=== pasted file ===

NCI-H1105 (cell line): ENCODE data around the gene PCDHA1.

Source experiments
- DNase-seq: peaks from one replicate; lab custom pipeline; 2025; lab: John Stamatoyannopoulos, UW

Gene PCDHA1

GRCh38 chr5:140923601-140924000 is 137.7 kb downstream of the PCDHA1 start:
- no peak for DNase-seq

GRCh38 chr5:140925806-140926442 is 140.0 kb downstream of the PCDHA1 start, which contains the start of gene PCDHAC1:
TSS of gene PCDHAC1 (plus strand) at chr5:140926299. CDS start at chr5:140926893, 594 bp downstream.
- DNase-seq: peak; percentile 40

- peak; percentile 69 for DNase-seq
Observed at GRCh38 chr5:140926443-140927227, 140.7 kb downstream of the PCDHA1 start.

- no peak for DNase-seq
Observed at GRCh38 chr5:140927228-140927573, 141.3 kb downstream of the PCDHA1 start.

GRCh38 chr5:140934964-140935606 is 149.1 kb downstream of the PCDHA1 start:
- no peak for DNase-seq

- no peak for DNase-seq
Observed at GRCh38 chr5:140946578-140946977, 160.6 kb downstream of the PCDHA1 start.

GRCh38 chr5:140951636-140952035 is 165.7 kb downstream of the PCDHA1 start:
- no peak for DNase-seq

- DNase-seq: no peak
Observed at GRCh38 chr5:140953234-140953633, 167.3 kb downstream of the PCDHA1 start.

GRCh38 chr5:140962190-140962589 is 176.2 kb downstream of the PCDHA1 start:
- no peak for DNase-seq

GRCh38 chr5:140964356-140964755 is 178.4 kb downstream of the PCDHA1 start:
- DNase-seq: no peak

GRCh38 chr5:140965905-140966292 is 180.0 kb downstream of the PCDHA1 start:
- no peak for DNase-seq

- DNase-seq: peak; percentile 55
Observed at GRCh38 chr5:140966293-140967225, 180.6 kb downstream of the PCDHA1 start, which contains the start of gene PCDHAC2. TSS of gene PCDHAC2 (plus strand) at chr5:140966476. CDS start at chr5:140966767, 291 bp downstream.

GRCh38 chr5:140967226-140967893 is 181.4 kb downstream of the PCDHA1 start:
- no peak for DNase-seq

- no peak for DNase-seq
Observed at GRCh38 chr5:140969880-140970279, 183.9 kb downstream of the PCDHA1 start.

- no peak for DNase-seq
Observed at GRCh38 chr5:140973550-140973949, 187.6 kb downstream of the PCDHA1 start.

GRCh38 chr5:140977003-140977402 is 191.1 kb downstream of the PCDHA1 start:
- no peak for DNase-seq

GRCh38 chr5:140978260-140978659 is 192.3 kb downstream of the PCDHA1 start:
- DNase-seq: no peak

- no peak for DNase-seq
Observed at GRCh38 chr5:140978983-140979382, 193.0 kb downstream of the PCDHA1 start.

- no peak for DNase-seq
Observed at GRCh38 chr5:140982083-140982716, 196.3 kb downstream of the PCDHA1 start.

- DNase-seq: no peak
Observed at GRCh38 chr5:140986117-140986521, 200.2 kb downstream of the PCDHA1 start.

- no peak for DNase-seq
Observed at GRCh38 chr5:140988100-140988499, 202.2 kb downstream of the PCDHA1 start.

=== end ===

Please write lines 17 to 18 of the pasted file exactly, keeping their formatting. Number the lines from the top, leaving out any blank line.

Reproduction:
Observed at GRCh38 chr5:140946578-140946977, 160.6 kb downstream of the PCDHA1 start.

GRCh38 chr5:140951636-140952035 is 165.7 kb downstream of the PCDHA1 start: